In the last section, you are asked if any siblings are also applying to Dartmouth in this admissions cycle, and if so, you are asked to provide their information. You are also asked if you have any relatives who have attended Dartmouth. If you respond with “yes”, you are then asked if any of those relatives are a grandparent, aunt, or uncle. If so, you are also asked to provide their information.
In the first question on the Dartmouth Writing Supplement, you are asked to respond to the following question in 100 words or less:
Oh, The Places You’ll Go is one of the most popular books by ”Dr. Seuss” (Theodore Seuss Geisel, Dartmouth Class of 1925). Where do you hope to go? What aspects of Dartmouth’s curriculum or community might help you get there?
In the second, question, you are asked to respond to one of the following prompts in 250-300 words:
- Shonda Rhimes, Dartmouth ’91, creator of Grey’s Anatomy and Scandal, recently documented her Year of Yes; for one year she vowed to say YES to everything that scared her. Share a moment when you stepped out of your comfort zone, and describe how it helped you grow into who you are today.
- Celebrate an example of excellent teaching and how it illuminated the subject you were studying. Why did it resonate with you and excite your intellectual curiosity?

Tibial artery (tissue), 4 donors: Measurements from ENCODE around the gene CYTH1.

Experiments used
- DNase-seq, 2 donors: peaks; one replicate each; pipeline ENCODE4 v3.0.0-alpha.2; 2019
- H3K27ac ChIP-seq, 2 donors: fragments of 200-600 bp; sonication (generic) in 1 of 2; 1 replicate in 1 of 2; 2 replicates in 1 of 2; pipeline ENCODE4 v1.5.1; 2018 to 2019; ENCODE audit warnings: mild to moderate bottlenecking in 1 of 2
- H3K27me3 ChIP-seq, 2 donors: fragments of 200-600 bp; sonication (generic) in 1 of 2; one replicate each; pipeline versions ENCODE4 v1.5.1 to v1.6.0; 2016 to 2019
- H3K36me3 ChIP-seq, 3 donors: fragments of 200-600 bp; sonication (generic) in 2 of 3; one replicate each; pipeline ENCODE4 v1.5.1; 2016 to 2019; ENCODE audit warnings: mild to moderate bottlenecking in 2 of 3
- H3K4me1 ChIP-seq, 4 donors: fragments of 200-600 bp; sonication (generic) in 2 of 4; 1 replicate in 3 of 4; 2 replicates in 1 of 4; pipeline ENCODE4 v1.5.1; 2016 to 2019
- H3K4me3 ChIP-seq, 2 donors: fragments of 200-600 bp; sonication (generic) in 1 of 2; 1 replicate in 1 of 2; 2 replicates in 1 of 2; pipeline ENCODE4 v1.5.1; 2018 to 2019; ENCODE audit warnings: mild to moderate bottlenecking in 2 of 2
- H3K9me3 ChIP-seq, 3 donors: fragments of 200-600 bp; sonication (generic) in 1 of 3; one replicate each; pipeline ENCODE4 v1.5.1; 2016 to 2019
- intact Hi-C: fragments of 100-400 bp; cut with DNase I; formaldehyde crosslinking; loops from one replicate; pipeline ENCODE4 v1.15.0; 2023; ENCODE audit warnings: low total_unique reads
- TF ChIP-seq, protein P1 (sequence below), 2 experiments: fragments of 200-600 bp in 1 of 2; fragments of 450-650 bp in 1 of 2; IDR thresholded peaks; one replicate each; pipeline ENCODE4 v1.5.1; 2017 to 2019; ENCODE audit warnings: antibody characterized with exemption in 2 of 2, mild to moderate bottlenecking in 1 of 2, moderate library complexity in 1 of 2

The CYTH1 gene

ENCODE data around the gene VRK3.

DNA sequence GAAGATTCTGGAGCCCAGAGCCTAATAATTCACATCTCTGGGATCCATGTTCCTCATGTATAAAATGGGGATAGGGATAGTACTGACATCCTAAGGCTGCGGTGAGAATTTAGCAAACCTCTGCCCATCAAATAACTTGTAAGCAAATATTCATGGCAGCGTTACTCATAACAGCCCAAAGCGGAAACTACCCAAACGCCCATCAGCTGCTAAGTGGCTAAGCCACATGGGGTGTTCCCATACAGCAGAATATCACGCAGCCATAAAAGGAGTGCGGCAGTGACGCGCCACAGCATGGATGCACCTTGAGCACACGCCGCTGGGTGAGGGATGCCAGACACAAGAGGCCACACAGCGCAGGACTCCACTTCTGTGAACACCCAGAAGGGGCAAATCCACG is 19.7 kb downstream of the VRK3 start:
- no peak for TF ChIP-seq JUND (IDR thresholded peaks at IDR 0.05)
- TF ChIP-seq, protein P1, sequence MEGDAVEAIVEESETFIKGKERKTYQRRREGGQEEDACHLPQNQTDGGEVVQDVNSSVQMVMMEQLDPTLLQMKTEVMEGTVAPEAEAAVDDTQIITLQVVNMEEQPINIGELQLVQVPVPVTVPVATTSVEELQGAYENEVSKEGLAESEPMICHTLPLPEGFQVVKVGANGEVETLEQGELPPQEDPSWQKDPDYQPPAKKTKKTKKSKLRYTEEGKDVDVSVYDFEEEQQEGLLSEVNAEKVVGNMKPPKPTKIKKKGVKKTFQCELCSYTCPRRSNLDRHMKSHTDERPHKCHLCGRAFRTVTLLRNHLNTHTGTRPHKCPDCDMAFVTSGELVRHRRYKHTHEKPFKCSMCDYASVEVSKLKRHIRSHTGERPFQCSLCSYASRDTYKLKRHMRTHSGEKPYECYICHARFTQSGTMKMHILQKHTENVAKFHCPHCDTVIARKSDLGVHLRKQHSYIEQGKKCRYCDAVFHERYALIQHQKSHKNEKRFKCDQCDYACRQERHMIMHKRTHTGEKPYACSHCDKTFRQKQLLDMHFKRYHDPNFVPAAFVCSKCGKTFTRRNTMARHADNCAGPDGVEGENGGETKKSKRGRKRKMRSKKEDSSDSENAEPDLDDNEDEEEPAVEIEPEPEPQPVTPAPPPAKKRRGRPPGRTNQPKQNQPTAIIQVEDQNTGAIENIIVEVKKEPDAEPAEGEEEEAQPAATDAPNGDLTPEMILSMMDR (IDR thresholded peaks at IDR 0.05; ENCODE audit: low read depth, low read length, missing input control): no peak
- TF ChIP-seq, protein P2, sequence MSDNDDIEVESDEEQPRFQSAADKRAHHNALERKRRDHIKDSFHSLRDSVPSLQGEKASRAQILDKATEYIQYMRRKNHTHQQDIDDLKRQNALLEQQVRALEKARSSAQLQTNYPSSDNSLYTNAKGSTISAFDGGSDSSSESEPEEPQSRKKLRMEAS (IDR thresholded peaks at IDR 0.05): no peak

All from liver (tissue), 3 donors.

- In the wake of World War II, Dartmouth President John Sloan Dickey proclaimed, ”The world’s troubles are your troubles…and there is nothing wrong with the world that better human beings cannot fix.” If you could tackle any of the world’s ”troubles,” which one captures your imagination and inspires you to act? What would you invent or devise to mitigate it and how might your coursework at Dartmouth inform your ambitions?
- ”It’s not easy being green” was a frequent lament of Kermit the Frog. Discuss.
- ”Three things in human life are important,” said the novelist Henry James. ”The first is to be kind; the second is to be kind; and the third is to be kind.” Share a moment when kindness guided your actions.
- ”Won’t you be my neighbor?” was the signature catchphrase of Fred Rogers, the creator and host of Mister Rogers Neighborhood. What kind of neighbor will you be in our undergraduate community at Dartmouth? What impact have you had on the neighbors in your life?
For more information on how to write the Dartmouth College 2016-2017 essays, check out the CollegeVine guide here.
We hope that this guide has helped to answer some of your questions about applying to Dartmouth College. We at CollegeVine wish you the best of luck with your college applications!